Mallow Credit Union to buy Charleville loans

High Court appoints liquidators to Charleville Credit Union

The High Court in Dublin: The identity of the loans purchaser was not revealed in court. Photograph: iStock

The High Court in Dublin: The identity of the loans purchaser was not revealed in court. Photograph: iStock

 

Mallow Credit Union is poised to buy the loans due to defunct Charleville Credit Union following a court ruling on Friday.

The High Court appointed liquidators David O’Connor and Jim Hamilton of accountants BDO to Charleville Credit Union in Cork in November following an application by the Central Bank.

The court’s president, Mr Justice Peter Kelly, approved proposals to sell Charleville’s loans at a hearing on Friday.

Lawyers for the liquidators did not name the buyer, but it is understood to be Mallow Credit Union, which was considered a front-runner to buy the debts.

Mallow is also based in north Co Cork and extended its business to the Charleville area following the credit union’s closure. The move means it has the right to seek the repayment of Charleville’s loans from its borrowers.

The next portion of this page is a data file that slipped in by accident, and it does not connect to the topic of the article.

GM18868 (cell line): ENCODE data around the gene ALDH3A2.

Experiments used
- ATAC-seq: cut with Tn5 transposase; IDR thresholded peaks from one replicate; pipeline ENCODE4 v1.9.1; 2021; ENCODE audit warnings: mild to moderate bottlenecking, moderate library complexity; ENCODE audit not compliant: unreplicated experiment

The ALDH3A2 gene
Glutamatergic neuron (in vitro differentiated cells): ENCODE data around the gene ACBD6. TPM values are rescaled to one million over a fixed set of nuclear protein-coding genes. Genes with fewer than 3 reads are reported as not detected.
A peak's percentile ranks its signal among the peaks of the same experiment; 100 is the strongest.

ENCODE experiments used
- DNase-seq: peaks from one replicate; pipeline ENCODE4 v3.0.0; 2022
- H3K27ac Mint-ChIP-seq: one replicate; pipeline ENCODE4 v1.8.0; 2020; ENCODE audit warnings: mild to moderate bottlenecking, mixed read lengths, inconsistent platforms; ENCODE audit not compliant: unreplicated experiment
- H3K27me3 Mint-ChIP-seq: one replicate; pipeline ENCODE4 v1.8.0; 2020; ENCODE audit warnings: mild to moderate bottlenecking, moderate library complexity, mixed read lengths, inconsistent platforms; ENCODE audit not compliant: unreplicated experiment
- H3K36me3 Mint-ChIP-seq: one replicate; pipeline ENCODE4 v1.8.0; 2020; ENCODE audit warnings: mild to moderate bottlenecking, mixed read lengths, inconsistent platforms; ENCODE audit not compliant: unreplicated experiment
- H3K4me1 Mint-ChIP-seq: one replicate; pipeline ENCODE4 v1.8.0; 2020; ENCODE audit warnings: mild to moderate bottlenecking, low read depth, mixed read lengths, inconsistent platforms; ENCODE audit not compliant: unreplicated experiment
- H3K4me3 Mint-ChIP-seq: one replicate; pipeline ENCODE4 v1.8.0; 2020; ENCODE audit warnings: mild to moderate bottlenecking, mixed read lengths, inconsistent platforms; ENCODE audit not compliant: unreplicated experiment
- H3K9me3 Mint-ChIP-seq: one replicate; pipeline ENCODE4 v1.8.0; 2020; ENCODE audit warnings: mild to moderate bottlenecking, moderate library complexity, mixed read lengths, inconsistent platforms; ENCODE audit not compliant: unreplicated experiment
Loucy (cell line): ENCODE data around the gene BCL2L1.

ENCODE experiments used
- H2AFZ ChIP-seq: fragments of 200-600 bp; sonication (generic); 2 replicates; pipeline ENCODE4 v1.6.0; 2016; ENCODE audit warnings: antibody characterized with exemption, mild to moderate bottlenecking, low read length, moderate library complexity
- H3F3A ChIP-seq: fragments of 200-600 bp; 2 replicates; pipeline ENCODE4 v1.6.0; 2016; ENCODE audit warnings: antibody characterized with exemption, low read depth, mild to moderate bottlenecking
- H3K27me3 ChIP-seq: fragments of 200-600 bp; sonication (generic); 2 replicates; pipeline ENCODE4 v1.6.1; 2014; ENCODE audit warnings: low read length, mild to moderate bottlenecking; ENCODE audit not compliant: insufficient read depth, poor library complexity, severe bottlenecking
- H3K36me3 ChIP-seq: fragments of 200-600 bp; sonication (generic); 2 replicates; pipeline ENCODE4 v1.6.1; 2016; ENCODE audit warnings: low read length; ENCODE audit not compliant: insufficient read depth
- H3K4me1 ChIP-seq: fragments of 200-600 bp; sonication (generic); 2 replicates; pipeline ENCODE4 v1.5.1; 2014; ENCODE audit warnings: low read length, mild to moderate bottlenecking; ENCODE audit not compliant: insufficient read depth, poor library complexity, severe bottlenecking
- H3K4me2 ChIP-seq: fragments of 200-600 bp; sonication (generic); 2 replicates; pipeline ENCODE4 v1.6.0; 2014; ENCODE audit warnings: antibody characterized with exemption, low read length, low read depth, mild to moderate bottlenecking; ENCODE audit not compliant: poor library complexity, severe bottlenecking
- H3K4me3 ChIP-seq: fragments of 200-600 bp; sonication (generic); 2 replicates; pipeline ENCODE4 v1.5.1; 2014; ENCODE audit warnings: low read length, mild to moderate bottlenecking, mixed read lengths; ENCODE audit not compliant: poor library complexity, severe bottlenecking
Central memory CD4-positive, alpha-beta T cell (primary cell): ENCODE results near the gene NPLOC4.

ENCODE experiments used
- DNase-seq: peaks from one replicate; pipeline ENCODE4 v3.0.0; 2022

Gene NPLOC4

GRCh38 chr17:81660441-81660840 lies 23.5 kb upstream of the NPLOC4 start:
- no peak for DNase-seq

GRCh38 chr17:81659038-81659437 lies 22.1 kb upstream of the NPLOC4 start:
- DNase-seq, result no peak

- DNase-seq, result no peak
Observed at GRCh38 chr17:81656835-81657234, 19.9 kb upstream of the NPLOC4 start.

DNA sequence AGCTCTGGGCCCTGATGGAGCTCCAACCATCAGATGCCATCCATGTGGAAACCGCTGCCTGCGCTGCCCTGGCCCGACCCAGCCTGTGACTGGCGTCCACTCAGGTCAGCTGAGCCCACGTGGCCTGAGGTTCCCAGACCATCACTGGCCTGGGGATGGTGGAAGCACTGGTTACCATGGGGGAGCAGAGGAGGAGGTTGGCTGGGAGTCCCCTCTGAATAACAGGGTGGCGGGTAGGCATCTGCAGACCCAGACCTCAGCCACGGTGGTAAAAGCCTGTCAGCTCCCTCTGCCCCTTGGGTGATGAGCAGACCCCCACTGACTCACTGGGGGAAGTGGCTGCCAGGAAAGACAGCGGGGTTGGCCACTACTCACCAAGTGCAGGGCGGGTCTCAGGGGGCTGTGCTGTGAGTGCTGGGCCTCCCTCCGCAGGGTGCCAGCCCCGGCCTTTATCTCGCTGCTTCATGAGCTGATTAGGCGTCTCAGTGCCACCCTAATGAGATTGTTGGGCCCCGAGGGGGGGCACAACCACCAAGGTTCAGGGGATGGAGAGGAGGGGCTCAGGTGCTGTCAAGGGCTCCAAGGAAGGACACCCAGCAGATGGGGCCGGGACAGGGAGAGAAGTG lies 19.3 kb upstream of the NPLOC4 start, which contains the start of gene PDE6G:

‘Truly tested’

Seeking approval, Declan Murphy BL, for the liquidators, said the market had been “truly tested” with due diligence and the liquidators recommended acceptance of the sale as in the best interests of creditors.

Mr Justice Kelly said the evidence was the loan book consists of live and delinquent loans.

The Central Bank kept Charleville Credit Union under close regulatory supervision for years.

The lender had been unable to raise and keep its cash reserves at the required level of 10 per cent of assets, despite receiving an €8 million bailout from the Irish League of Credit Unions. Attempts to merge with other unions failed.

Since the appointment of provisional liquidators, the Deposit Guarantee Scheme, administered by the Central Bank, has issued compensation payments to about 10,900 members of Charleville Credit Union. The total compensation paid amounts to €39.2 million, representing more than 99 per cent of depositors covered by the scheme.